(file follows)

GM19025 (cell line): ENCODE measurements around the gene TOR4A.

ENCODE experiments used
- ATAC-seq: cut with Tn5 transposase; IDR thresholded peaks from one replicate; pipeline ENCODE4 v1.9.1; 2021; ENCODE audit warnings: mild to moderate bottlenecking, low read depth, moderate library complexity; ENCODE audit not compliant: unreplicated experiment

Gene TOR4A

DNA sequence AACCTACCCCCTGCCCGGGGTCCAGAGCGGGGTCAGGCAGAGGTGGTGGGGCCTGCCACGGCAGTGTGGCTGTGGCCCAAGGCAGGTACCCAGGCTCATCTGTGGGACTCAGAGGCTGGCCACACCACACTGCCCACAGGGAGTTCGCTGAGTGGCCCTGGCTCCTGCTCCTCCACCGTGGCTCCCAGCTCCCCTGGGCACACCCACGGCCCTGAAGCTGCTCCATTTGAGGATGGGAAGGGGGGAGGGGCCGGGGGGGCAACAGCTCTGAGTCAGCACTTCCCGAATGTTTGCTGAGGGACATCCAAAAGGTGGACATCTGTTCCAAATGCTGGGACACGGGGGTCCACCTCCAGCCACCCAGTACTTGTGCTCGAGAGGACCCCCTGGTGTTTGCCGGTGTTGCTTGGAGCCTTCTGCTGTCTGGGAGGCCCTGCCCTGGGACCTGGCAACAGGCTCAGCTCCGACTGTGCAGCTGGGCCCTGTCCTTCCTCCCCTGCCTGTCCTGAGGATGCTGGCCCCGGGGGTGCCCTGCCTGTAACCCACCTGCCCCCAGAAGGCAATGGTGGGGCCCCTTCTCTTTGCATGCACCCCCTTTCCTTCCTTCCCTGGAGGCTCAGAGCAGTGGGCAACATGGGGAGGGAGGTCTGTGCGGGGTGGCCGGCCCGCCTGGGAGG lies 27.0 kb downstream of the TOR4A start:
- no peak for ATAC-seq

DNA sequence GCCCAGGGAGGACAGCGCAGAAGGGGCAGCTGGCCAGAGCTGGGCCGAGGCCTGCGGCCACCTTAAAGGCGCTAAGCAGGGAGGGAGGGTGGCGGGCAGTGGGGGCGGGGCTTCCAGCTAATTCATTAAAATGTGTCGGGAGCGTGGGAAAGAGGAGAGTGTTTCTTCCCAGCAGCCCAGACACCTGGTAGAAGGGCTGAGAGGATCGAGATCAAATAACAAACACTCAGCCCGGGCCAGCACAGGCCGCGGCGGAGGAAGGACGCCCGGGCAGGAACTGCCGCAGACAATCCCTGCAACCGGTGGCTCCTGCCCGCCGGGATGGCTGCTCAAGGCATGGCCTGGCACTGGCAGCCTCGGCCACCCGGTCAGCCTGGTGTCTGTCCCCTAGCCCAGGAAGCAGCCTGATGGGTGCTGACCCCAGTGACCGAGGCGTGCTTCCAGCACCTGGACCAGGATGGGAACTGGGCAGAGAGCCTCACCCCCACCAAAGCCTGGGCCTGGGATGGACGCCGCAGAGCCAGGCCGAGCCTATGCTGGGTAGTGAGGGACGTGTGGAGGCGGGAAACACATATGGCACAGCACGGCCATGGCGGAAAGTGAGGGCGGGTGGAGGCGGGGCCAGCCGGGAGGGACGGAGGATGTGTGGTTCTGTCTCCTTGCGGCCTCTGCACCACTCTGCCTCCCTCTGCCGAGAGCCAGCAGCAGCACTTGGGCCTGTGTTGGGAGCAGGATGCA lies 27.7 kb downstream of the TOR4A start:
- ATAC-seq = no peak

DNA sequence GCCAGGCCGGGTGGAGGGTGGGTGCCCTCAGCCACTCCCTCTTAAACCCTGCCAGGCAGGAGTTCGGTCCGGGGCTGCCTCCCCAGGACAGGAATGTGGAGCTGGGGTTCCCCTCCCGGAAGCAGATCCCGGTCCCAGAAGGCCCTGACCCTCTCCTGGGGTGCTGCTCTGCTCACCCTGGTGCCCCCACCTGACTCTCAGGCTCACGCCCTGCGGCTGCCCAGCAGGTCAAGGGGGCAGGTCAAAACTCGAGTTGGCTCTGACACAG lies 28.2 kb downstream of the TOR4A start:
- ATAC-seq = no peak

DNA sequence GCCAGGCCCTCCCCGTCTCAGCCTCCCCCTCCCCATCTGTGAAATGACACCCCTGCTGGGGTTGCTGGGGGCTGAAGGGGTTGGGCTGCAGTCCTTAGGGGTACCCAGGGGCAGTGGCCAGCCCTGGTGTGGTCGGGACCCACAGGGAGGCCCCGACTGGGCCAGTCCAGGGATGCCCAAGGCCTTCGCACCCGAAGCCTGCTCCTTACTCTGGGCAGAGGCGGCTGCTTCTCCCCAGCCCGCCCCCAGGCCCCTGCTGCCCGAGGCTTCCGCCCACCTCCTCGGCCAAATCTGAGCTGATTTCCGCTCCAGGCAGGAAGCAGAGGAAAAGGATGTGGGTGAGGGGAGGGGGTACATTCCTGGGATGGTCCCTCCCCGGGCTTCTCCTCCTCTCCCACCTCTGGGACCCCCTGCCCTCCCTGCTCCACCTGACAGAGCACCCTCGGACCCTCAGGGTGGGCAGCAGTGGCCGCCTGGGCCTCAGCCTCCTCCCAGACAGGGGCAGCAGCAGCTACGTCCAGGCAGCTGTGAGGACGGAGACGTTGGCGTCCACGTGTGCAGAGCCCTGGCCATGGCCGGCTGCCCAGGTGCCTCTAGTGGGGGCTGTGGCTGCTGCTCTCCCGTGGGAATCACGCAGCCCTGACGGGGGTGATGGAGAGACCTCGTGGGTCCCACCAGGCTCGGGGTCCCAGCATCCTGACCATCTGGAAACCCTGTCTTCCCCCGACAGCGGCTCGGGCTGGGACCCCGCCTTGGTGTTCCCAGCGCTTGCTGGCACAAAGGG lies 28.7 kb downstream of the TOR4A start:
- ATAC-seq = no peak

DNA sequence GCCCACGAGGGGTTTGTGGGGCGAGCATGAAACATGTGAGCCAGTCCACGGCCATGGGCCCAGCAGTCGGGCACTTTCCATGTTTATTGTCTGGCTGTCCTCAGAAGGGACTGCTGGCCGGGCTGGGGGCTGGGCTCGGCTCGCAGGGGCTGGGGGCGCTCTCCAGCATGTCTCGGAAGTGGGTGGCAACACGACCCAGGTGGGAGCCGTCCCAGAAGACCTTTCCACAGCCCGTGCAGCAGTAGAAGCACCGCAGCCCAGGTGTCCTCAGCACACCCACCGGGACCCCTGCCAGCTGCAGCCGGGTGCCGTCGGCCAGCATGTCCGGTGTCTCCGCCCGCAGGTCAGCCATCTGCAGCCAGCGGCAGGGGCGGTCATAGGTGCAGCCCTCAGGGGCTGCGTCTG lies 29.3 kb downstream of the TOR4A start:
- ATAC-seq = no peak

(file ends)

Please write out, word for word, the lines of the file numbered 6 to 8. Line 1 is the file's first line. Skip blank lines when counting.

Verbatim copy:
- no peak for ATAC-seq

DNA sequence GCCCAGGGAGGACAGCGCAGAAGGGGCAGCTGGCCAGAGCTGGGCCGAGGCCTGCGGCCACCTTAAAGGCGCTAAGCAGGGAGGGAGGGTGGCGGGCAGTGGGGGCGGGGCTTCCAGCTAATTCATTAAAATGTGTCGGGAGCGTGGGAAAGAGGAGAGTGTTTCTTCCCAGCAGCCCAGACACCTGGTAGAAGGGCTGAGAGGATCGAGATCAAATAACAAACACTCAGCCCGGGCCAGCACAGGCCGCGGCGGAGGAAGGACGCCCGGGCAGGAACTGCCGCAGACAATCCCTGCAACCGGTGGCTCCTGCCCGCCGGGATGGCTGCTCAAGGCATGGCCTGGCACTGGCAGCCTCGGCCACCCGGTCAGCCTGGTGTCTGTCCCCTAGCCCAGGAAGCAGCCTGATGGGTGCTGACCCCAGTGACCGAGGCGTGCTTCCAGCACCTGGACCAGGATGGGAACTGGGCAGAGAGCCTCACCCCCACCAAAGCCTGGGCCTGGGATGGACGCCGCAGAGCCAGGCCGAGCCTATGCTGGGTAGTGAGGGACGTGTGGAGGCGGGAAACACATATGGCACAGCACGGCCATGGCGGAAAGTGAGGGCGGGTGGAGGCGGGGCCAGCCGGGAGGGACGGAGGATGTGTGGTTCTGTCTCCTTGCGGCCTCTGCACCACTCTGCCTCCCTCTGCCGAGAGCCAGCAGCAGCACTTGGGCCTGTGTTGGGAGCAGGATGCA lies 27.7 kb downstream of the TOR4A start:
- ATAC-seq = no peak